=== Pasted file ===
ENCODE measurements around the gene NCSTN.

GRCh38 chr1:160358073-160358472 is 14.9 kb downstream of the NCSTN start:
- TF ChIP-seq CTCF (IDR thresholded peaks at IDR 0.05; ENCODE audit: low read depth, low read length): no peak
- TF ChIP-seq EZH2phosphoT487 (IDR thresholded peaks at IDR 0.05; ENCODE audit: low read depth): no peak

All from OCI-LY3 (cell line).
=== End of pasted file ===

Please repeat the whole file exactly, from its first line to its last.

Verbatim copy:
ENCODE measurements around the gene NCSTN.

GRCh38 chr1:160358073-160358472 is 14.9 kb downstream of the NCSTN start:
- TF ChIP-seq CTCF (IDR thresholded peaks at IDR 0.05; ENCODE audit: low read depth, low read length): no peak
- TF ChIP-seq EZH2phosphoT487 (IDR thresholded peaks at IDR 0.05; ENCODE audit: low read depth): no peak

All from OCI-LY3 (cell line).